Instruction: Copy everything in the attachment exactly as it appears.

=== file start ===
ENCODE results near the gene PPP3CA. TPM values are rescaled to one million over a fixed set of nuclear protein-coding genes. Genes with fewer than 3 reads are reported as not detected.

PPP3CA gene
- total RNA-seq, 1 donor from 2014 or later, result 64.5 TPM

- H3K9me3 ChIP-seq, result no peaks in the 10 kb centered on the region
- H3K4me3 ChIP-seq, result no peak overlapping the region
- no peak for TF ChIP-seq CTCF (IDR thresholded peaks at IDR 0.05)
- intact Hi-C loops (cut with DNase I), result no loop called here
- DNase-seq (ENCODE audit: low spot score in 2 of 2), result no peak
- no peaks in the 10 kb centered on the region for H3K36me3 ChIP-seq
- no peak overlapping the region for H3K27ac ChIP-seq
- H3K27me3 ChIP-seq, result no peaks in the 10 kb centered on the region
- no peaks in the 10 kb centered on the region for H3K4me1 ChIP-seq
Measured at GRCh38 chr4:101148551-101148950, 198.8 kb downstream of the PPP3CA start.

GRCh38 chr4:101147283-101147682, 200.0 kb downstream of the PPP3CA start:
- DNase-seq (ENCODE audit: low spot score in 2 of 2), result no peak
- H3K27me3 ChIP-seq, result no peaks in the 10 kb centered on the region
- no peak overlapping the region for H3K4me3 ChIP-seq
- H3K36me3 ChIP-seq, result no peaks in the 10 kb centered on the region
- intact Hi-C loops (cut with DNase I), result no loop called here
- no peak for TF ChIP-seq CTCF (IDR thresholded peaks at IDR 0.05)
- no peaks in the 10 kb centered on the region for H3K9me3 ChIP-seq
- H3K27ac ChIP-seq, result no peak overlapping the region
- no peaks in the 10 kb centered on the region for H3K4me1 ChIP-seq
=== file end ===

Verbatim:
ENCODE results near the gene PPP3CA. TPM values are rescaled to one million over a fixed set of nuclear protein-coding genes. Genes with fewer than 3 reads are reported as not detected.

PPP3CA gene
- total RNA-seq, 1 donor from 2014 or later, result 64.5 TPM

- H3K9me3 ChIP-seq, result no peaks in the 10 kb centered on the region
- H3K4me3 ChIP-seq, result no peak overlapping the region
- no peak for TF ChIP-seq CTCF (IDR thresholded peaks at IDR 0.05)
- intact Hi-C loops (cut with DNase I), result no loop called here
- DNase-seq (ENCODE audit: low spot score in 2 of 2), result no peak
- no peaks in the 10 kb centered on the region for H3K36me3 ChIP-seq
- no peak overlapping the region for H3K27ac ChIP-seq
- H3K27me3 ChIP-seq, result no peaks in the 10 kb centered on the region
- no peaks in the 10 kb centered on the region for H3K4me1 ChIP-seq
Measured at GRCh38 chr4:101148551-101148950, 198.8 kb downstream of the PPP3CA start.

GRCh38 chr4:101147283-101147682, 200.0 kb downstream of the PPP3CA start:
- DNase-seq (ENCODE audit: low spot score in 2 of 2), result no peak
- H3K27me3 ChIP-seq, result no peaks in the 10 kb centered on the region
- no peak overlapping the region for H3K4me3 ChIP-seq
- H3K36me3 ChIP-seq, result no peaks in the 10 kb centered on the region
- intact Hi-C loops (cut with DNase I), result no loop called here
- no peak for TF ChIP-seq CTCF (IDR thresholded peaks at IDR 0.05)
- no peaks in the 10 kb centered on the region for H3K9me3 ChIP-seq
- H3K27ac ChIP-seq, result no peak overlapping the region
- no peaks in the 10 kb centered on the region for H3K4me1 ChIP-seq